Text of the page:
Passing traditions and knowledge from one generation to the next may seem like a uniquely human phenomenon, but a new study published in the journal Science argues that hooved animals, or ungulates, rely on similarly accumulated knowledge to guide their seasonal migration.
According to the Associated Press’ Malcolm Ritter, researchers from the University of Wyoming analyzed the movements of 267 bighorn sheep (females are called ewes, while males are better known as rams) and 189 moose to determine whether their winter migration from mountainous breeding grounds to milder, low-altitude habitats, and vice versa during the spring, is genetically hardwired or passed down from generation to generation.
Researchers report that 129 of the bighorns belonged to herds that have lived in the testing region of Wyoming, Idaho and South Dakota for more than 200 years, Jason G. Goldman writes for National Geographic. Arriving on the scene between 10 and 110 years ago, 59 sheep and 189 moose were considered relative newcomers, and the remaining 80 sheep were recently translocated to the new grazing site in the last decade.
The team compared the ungulates’ migration routes to the quality of vegetation found along their paths, theorizing that members of centuries-old herds would be more adept at tracking down high-quality food.
This hypothesis proved correct, Science magazine’s Elizabeth Pennisi reports. Bighorns from established herds easily located rich vegetation, while bighorns and moose from the group of relatively new herds exhibited mixed results. Animals that had just been translocated largely failed to migrate, instead settling for plants found in their immediate surroundings.
Overall, NPR’s Nell Greenfieldboyce notes that less than 9 percent of the newly relocated bighorns migrated, paling in comparison to the 65 to 100 percent of established bighorns that successfully made the trek. Those that attempted to migrate had previously been integrated into existing herds, Goldman explains, suggesting knowledge can pass from one adult bighorn to another rather than solely across generations.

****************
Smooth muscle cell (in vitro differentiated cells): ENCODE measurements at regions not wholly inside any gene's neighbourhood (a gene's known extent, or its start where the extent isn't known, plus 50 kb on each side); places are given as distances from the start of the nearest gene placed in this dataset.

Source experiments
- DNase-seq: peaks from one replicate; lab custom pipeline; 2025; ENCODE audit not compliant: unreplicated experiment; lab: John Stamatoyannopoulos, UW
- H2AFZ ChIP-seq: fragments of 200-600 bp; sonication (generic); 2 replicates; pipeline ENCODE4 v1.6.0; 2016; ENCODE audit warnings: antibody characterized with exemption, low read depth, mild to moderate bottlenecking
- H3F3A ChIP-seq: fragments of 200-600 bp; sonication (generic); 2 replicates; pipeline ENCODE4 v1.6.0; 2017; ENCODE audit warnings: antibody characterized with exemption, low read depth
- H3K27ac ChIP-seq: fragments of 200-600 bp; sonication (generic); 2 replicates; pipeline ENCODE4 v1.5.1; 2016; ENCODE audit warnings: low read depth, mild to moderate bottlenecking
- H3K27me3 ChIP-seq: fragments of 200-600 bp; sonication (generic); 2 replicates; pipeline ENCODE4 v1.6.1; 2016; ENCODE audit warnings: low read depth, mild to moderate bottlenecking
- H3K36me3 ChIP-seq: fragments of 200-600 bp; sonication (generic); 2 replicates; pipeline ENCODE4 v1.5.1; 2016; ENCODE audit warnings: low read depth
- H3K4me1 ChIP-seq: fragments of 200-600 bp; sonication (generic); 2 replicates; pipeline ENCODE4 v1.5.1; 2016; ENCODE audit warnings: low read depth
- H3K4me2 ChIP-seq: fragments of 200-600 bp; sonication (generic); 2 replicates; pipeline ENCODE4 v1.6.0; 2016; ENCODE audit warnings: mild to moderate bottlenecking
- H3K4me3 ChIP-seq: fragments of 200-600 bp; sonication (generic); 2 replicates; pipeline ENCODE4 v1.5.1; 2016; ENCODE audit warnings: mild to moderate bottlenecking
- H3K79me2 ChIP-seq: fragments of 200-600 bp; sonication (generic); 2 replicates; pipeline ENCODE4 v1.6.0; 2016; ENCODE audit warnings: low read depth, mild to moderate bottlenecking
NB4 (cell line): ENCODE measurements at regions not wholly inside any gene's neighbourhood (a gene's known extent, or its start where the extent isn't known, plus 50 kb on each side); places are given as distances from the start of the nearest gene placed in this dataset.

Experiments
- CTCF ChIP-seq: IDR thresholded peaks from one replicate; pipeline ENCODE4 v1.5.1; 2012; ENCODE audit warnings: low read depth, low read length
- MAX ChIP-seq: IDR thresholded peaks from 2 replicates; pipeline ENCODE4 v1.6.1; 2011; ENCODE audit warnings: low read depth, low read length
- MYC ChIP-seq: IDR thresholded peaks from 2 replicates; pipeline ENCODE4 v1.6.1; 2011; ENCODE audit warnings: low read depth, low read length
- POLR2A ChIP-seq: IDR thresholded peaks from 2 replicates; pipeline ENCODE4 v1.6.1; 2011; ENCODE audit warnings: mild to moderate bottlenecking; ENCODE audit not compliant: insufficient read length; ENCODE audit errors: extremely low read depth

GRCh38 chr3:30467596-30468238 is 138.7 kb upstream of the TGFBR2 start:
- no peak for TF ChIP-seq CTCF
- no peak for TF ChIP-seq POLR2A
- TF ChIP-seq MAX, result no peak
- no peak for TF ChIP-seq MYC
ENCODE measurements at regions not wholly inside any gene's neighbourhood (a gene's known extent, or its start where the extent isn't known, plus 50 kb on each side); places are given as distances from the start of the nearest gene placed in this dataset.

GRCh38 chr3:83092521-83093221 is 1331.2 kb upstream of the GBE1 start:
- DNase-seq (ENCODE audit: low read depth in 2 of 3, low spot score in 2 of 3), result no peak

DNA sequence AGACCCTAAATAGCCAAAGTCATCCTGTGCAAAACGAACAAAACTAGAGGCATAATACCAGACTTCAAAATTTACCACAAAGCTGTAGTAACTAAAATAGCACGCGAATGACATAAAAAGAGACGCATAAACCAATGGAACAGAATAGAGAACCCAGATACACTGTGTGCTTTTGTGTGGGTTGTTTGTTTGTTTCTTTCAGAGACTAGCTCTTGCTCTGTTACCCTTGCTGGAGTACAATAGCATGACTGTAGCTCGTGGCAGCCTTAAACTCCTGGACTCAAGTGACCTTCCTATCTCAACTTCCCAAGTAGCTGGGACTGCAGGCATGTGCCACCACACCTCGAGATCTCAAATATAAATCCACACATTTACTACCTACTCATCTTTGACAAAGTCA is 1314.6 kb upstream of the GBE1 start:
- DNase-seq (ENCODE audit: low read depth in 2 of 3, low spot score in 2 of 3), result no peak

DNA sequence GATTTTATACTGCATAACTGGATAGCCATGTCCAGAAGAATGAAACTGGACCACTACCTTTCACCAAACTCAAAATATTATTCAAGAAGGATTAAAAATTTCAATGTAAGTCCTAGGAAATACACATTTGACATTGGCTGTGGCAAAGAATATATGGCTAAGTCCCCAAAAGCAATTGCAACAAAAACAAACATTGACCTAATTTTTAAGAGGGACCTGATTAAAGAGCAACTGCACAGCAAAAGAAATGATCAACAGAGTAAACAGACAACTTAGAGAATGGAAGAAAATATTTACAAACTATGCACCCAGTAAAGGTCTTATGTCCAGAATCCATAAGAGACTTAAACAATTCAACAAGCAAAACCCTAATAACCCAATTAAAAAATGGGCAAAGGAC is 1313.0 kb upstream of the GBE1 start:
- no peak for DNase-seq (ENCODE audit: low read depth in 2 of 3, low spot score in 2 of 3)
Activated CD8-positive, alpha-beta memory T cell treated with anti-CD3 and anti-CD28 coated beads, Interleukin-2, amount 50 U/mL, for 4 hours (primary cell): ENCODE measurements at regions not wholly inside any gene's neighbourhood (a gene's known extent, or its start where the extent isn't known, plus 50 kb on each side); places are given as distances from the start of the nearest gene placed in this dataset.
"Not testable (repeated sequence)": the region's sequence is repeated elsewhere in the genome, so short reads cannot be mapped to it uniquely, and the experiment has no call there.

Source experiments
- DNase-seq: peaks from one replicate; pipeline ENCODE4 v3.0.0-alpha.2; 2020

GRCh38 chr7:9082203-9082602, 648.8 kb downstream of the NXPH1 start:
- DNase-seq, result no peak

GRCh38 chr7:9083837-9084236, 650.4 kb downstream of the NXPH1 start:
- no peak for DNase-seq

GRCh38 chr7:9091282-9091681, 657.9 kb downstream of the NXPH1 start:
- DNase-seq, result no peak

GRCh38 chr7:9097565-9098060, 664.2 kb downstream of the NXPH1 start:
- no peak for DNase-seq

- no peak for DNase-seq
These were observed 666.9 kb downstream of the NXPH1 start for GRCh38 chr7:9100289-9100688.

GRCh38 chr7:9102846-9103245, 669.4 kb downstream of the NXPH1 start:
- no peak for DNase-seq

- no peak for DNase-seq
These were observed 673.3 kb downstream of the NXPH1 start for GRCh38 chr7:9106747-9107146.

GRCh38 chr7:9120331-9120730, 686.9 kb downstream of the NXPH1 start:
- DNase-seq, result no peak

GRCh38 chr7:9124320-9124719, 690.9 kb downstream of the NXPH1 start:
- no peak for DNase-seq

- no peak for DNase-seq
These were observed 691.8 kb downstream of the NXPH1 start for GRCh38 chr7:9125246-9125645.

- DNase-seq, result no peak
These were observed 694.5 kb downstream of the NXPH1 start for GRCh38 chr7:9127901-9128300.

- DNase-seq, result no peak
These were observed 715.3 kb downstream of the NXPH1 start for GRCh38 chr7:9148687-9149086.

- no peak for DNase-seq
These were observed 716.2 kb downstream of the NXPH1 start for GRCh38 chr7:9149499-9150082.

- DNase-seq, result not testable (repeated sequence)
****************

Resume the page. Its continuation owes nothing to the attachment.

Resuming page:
"If a migration is lost, from some sort of disturbance to the landscape that cuts their migration off, it takes a long time for these migrations to re-establish because they require animals to learn about their landscape, pass that knowledge on to young, who then augment that knowledge with their own experiences and then pass that on to young, and so on and so forth," lead author Brett Jesmer, an ecologist at the University of Wyoming, tells Greenfieldboyce. "It's this really slow development of knowledge over time that allows them to optimally use their landscape and begin migrating."
According to The Atlantic’s Ed Yong, the researchers' findings place the bighorns’ learning curve, or the time needed to “effectively exploit their environment,” between roughly 50 to 60 years. Moose are a bit slower on the uptake, requiring about 100 years to fully understand their habitat.
The new study highlights the necessity of conserving existing migration corridors, NPR’s Greenfieldboyce writes. For animals that rely on learned migration patterns rather than innate genetic instincts, accumulated knowledge and thriving physical landscapes are equally essential to survival.
“The [migration] corridor exists in the minds of these animals,” study co-author Matthew Kauffman, a zoologist at the University of Wyoming, tells Yong. “If you sever it with a highway and then un-sever it with an overpass, the animals wouldn’t necessarily immediately start using it again, because they wouldn’t automatically have the memory of it. They’d need to relearn.”